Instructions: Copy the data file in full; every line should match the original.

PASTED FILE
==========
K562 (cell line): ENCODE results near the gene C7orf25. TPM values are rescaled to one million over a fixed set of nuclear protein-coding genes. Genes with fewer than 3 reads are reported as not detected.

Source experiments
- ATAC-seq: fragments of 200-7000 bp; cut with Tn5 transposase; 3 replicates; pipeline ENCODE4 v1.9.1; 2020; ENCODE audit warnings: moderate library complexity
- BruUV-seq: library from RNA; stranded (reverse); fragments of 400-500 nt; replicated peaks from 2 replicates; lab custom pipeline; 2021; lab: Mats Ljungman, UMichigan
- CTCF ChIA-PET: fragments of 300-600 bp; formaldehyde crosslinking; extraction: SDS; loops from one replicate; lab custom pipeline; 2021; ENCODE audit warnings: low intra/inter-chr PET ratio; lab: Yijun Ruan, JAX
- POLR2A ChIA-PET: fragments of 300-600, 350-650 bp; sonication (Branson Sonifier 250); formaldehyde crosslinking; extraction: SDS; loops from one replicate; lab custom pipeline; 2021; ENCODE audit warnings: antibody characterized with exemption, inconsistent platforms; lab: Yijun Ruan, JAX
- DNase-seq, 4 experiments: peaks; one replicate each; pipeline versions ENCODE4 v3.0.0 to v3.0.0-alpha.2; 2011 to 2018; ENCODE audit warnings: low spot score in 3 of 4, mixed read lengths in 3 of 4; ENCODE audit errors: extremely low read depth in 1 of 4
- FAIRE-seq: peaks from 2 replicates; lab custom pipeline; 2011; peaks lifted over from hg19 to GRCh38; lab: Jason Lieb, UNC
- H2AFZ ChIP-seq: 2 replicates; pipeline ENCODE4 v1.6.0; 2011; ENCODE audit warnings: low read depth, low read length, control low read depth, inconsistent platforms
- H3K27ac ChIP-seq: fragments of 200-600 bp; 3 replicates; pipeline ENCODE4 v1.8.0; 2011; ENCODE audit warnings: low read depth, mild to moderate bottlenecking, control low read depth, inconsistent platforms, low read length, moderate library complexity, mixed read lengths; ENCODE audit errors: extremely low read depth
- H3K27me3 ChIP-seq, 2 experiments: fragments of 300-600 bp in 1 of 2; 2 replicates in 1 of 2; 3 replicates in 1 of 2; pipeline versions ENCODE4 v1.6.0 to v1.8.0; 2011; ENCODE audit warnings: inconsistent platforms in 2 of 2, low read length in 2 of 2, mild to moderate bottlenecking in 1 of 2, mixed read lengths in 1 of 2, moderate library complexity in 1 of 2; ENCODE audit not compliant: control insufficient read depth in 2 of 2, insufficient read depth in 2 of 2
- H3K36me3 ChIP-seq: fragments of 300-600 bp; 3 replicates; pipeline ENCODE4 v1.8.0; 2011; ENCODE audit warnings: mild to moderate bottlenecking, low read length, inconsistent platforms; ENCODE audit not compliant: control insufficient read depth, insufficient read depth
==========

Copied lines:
K562 (cell line): ENCODE results near the gene C7orf25. TPM values are rescaled to one million over a fixed set of nuclear protein-coding genes. Genes with fewer than 3 reads are reported as not detected.

Source experiments
- ATAC-seq: fragments of 200-7000 bp; cut with Tn5 transposase; 3 replicates; pipeline ENCODE4 v1.9.1; 2020; ENCODE audit warnings: moderate library complexity
- BruUV-seq: library from RNA; stranded (reverse); fragments of 400-500 nt; replicated peaks from 2 replicates; lab custom pipeline; 2021; lab: Mats Ljungman, UMichigan
- CTCF ChIA-PET: fragments of 300-600 bp; formaldehyde crosslinking; extraction: SDS; loops from one replicate; lab custom pipeline; 2021; ENCODE audit warnings: low intra/inter-chr PET ratio; lab: Yijun Ruan, JAX
- POLR2A ChIA-PET: fragments of 300-600, 350-650 bp; sonication (Branson Sonifier 250); formaldehyde crosslinking; extraction: SDS; loops from one replicate; lab custom pipeline; 2021; ENCODE audit warnings: antibody characterized with exemption, inconsistent platforms; lab: Yijun Ruan, JAX
- DNase-seq, 4 experiments: peaks; one replicate each; pipeline versions ENCODE4 v3.0.0 to v3.0.0-alpha.2; 2011 to 2018; ENCODE audit warnings: low spot score in 3 of 4, mixed read lengths in 3 of 4; ENCODE audit errors: extremely low read depth in 1 of 4
- FAIRE-seq: peaks from 2 replicates; lab custom pipeline; 2011; peaks lifted over from hg19 to GRCh38; lab: Jason Lieb, UNC
- H2AFZ ChIP-seq: 2 replicates; pipeline ENCODE4 v1.6.0; 2011; ENCODE audit warnings: low read depth, low read length, control low read depth, inconsistent platforms
- H3K27ac ChIP-seq: fragments of 200-600 bp; 3 replicates; pipeline ENCODE4 v1.8.0; 2011; ENCODE audit warnings: low read depth, mild to moderate bottlenecking, control low read depth, inconsistent platforms, low read length, moderate library complexity, mixed read lengths; ENCODE audit errors: extremely low read depth
- H3K27me3 ChIP-seq, 2 experiments: fragments of 300-600 bp in 1 of 2; 2 replicates in 1 of 2; 3 replicates in 1 of 2; pipeline versions ENCODE4 v1.6.0 to v1.8.0; 2011; ENCODE audit warnings: inconsistent platforms in 2 of 2, low read length in 2 of 2, mild to moderate bottlenecking in 1 of 2, mixed read lengths in 1 of 2, moderate library complexity in 1 of 2; ENCODE audit not compliant: control insufficient read depth in 2 of 2, insufficient read depth in 2 of 2
- H3K36me3 ChIP-seq: fragments of 300-600 bp; 3 replicates; pipeline ENCODE4 v1.8.0; 2011; ENCODE audit warnings: mild to moderate bottlenecking, low read length, inconsistent platforms; ENCODE audit not compliant: control insufficient read depth, insufficient read depth